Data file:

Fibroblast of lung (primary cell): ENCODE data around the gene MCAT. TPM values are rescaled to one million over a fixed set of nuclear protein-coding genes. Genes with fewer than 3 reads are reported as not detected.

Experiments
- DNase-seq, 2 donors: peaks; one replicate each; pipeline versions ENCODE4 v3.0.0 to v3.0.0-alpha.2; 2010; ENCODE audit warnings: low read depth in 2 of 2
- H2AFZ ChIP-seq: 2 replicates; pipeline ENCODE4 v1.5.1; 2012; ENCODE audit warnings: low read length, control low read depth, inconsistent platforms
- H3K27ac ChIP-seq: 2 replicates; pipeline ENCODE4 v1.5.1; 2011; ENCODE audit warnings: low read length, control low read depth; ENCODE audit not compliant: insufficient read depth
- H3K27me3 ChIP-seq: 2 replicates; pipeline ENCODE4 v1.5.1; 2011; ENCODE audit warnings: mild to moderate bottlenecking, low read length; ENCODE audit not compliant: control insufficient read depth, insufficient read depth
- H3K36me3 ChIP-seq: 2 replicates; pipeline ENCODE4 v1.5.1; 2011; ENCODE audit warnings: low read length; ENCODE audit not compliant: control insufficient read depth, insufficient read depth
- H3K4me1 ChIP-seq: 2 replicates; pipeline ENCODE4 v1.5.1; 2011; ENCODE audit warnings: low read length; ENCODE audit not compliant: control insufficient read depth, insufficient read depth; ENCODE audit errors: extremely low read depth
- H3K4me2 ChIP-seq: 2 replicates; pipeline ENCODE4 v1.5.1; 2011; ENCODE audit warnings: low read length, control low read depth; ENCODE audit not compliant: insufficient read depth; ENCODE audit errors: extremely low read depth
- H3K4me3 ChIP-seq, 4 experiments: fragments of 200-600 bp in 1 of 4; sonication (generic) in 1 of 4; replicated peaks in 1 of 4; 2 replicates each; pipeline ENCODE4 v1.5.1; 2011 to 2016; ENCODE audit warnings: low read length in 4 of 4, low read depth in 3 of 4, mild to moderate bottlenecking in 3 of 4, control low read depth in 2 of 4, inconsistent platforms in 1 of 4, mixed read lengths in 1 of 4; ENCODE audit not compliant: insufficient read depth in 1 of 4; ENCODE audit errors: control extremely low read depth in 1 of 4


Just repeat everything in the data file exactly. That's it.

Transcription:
Fibroblast of lung (primary cell): ENCODE data around the gene MCAT. TPM values are rescaled to one million over a fixed set of nuclear protein-coding genes. Genes with fewer than 3 reads are reported as not detected.

Experiments
- DNase-seq, 2 donors: peaks; one replicate each; pipeline versions ENCODE4 v3.0.0 to v3.0.0-alpha.2; 2010; ENCODE audit warnings: low read depth in 2 of 2
- H2AFZ ChIP-seq: 2 replicates; pipeline ENCODE4 v1.5.1; 2012; ENCODE audit warnings: low read length, control low read depth, inconsistent platforms
- H3K27ac ChIP-seq: 2 replicates; pipeline ENCODE4 v1.5.1; 2011; ENCODE audit warnings: low read length, control low read depth; ENCODE audit not compliant: insufficient read depth
- H3K27me3 ChIP-seq: 2 replicates; pipeline ENCODE4 v1.5.1; 2011; ENCODE audit warnings: mild to moderate bottlenecking, low read length; ENCODE audit not compliant: control insufficient read depth, insufficient read depth
- H3K36me3 ChIP-seq: 2 replicates; pipeline ENCODE4 v1.5.1; 2011; ENCODE audit warnings: low read length; ENCODE audit not compliant: control insufficient read depth, insufficient read depth
- H3K4me1 ChIP-seq: 2 replicates; pipeline ENCODE4 v1.5.1; 2011; ENCODE audit warnings: low read length; ENCODE audit not compliant: control insufficient read depth, insufficient read depth; ENCODE audit errors: extremely low read depth
- H3K4me2 ChIP-seq: 2 replicates; pipeline ENCODE4 v1.5.1; 2011; ENCODE audit warnings: low read length, control low read depth; ENCODE audit not compliant: insufficient read depth; ENCODE audit errors: extremely low read depth
- H3K4me3 ChIP-seq, 4 experiments: fragments of 200-600 bp in 1 of 4; sonication (generic) in 1 of 4; replicated peaks in 1 of 4; 2 replicates each; pipeline ENCODE4 v1.5.1; 2011 to 2016; ENCODE audit warnings: low read length in 4 of 4, low read depth in 3 of 4, mild to moderate bottlenecking in 3 of 4, control low read depth in 2 of 4, inconsistent platforms in 1 of 4, mixed read lengths in 1 of 4; ENCODE audit not compliant: insufficient read depth in 1 of 4; ENCODE audit errors: control extremely low read depth in 1 of 4